When Marla MacLeod and her partner, both Halifax homeowners, moved in together, they had a hard time settling on whose house to live in. Only one, however, had a cinder-block root cellar. It was one of the reasons they picked his place.
“We used it for the first time last winter and it was great,” she says. “I bought about $150 worth of root vegetables, apples and cabbage, and I was still eating beets in late April.”
MacLeod is one of many people who are taking their locavore inclinations one step further, installing functional cold rooms in buildings that never had them.
“People’s basements are too hot now. It’s not like before, when your basement was just a natural root cellar,” says Alison Fryer of the Cookbook Store in Toronto, who frequently encounters people looking for books on how to build one. “There’s this whole renewed interest in pickling and preserving, and that raises the problem of where you are going to store all of it.”
Before the advent of home refrigeration, root cellars were the only way most Canadians could ensure a fresh food supply in winter and early spring, as produce stored outside quickly rotted once brought inside. Elliston, Nfld., is the self-branded root cellar capital of the world, with more than 130—some dating back to 1839—dug into the earth.
While Peterborough, Ont., food writer Jennifer MacKenzie says her specialties are canning and preserving, she jumped at the chance to write recipes for The Complete Root Cellar Book.
“It’s really fascinating, because it’s not something that people were talking about for a while. Then when we came out with the book, everyone was like, ‘Oh yeah!’ ” The boom in urban farmers’ markets is behind the demand, says MacKenzie, as city-dwellers splurge on big boxes of fresh produce and quickly realize they need a way to process and store all of it.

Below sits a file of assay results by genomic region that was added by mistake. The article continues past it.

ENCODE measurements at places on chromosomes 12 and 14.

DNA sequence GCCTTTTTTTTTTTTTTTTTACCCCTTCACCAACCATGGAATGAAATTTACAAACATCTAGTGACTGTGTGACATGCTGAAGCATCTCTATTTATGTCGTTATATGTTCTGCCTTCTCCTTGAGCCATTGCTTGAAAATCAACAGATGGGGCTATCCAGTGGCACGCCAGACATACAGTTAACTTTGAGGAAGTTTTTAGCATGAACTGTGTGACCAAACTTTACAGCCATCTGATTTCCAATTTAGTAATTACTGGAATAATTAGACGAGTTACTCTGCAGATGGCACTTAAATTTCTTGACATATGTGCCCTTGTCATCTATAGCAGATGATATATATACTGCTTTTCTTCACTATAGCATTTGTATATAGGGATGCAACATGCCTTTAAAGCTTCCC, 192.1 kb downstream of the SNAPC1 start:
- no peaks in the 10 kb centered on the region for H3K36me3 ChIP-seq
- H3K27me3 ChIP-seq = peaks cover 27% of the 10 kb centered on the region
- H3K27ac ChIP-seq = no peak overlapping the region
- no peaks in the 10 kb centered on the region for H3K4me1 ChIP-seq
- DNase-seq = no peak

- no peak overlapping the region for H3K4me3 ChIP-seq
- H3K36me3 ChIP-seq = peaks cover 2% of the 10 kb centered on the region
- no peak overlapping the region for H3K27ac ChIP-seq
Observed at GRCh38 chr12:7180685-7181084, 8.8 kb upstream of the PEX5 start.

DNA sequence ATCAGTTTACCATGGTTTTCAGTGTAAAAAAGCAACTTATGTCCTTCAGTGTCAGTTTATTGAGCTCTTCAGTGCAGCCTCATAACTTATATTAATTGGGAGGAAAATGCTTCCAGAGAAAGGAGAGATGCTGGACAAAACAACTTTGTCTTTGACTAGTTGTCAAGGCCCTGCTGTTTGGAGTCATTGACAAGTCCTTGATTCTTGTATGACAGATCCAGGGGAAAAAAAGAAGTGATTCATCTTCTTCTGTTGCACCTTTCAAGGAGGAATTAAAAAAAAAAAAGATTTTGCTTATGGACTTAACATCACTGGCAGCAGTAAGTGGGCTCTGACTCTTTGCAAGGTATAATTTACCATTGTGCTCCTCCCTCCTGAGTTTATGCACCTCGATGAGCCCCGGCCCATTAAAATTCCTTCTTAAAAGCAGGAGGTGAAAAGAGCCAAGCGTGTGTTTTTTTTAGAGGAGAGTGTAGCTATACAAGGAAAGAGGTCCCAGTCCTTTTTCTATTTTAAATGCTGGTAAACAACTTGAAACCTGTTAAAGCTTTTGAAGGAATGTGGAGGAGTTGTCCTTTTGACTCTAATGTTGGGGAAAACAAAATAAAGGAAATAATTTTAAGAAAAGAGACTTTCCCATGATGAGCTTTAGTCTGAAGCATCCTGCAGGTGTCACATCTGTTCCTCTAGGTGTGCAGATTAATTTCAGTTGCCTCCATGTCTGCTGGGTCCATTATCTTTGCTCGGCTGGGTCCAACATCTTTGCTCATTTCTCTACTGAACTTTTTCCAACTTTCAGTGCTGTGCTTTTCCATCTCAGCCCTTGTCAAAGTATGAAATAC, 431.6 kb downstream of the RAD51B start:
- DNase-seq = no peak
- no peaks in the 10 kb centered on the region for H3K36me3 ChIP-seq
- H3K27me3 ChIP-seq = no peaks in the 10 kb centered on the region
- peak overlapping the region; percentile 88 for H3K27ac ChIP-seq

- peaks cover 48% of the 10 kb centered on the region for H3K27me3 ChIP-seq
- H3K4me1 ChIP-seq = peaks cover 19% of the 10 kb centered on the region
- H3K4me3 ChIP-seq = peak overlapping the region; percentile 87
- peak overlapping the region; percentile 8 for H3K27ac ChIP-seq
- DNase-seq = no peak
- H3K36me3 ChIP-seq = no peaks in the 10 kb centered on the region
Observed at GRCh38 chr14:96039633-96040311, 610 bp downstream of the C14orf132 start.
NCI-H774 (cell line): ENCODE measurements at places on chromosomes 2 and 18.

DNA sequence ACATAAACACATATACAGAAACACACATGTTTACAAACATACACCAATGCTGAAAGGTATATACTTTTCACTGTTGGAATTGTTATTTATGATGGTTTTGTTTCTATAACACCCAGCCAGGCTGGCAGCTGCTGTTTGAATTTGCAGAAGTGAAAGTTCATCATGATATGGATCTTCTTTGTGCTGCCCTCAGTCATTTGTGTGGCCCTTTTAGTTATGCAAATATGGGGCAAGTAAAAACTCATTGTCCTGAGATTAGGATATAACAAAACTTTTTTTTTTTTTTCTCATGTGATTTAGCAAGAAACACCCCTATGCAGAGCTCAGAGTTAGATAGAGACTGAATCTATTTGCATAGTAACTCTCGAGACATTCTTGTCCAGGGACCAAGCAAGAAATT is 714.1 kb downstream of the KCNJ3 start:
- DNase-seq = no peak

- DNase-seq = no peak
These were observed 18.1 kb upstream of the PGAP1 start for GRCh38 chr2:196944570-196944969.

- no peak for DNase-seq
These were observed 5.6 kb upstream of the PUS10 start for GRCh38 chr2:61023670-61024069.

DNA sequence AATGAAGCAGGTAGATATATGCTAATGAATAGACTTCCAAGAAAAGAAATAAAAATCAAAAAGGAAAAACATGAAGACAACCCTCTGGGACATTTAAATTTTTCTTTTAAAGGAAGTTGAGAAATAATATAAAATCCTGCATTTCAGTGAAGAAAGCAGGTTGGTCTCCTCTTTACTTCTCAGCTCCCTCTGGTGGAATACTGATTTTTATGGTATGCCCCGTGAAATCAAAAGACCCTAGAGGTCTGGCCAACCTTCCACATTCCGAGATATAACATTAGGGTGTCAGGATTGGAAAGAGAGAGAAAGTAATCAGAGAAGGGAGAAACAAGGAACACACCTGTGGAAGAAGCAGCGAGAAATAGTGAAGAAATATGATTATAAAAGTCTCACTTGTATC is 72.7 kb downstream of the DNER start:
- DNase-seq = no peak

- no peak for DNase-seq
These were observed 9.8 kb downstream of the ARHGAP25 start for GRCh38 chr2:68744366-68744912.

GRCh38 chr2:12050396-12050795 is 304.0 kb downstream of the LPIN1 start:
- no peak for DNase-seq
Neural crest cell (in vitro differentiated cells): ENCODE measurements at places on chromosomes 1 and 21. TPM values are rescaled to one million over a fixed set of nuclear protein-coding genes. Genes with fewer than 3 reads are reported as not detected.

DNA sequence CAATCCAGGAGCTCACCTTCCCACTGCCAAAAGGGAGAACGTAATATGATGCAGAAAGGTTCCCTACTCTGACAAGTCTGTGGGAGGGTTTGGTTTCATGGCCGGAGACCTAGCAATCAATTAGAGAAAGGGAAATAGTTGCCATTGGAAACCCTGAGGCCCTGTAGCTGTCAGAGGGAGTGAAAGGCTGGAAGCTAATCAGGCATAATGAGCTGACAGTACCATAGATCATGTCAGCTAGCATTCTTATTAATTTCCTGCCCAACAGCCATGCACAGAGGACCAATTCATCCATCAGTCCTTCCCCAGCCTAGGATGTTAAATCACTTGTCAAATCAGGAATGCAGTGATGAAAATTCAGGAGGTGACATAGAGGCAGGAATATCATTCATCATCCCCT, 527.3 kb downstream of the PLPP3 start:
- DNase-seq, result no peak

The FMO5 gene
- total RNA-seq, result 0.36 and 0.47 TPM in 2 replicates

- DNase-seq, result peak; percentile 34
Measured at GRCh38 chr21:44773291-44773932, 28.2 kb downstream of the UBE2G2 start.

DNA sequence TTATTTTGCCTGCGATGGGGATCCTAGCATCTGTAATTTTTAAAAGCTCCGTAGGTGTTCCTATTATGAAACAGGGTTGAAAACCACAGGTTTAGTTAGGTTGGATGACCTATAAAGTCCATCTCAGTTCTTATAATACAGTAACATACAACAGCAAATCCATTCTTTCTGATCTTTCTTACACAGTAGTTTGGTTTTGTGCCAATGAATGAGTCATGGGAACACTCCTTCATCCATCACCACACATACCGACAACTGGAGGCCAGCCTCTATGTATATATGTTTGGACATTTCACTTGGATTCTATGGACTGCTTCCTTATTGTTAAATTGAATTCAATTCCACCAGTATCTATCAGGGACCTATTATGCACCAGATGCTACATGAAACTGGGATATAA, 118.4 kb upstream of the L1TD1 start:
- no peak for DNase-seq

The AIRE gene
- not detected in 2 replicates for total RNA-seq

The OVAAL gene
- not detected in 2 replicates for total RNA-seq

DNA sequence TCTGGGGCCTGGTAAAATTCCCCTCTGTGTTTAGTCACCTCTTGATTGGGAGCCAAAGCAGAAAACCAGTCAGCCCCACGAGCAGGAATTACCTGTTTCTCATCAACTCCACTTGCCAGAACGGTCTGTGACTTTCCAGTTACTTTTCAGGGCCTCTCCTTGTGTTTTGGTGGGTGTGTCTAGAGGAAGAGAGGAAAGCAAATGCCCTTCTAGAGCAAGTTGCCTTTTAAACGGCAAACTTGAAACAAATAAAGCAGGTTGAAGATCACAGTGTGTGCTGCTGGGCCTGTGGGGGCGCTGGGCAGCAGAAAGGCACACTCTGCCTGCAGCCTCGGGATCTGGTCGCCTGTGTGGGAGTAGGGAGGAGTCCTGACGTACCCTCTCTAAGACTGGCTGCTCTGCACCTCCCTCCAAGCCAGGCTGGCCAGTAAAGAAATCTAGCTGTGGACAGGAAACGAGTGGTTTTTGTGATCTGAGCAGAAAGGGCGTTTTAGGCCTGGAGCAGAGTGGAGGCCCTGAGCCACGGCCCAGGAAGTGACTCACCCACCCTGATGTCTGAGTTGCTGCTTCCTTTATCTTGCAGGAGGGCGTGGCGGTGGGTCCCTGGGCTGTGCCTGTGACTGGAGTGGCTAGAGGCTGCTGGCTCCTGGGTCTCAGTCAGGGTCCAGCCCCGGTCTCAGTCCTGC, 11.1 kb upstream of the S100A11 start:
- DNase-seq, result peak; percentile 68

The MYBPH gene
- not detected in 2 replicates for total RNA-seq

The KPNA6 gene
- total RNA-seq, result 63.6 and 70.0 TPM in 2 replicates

Construction expert Steve Maxwell, MacKenzie’s co-author, says most cold rooms aren’t built properly and need important modifications before they can be used for vegetable storage. Ideal temperature and humidity levels vary for different kinds of produce, but the best space is dark, well-ventilated and between 1 and 10° C, with humidity between 80 and 95 per cent. The low temperature slows the release of ethylene gas, which causes ripening, and the high humidity prevents transpiration, or moisture loss, in root vegetables, thicker-skinned fruits and many aromatics. “All you need to do is create a cool, moist space. That can happen in something as small as an old fridge, or it can happen in a backyard pit, in a basement, or in any electrically assisted space,” Maxwell says.
In Halifax, MacLeod led a project to build a community root cellar in the dirt-floor basement of her employer, the non-profit Ecology Action Centre. Five people (with partners, children and roommates at home) ordered 220 kg of food for a grand total of $370. The centre has since given out five $400 grants to non-profits across Nova Scotia to build more community root cellars.
Inspired by her parents’ cold room, St. John’s, musician Evelyn Osborne has decided to build one in her basement. Her cousin framed the room this year, and now she needs to insulate it and install proper ventilation—which means punching a hole in the concrete foundation. “There’s definitely a romanticism around canning and preserving, and of course root cellars are coming back in vogue,” she says. “But canning is something you can do in an afternoon. Constructing something in your basement or out in the yard is quite a bit more work.”
The room is a natural next step in an effort to be less dependent on imported food when trucks from the mainland don’t make it to Newfoundland during the winter, and to eat more local produce.
“If you want to eat locally and support local farmers you have to buy in bulk in the fall, and then you need a way to store it because you don’t want 50 lb. of potatoes going off. There’s nothing worse than a rotten potato.”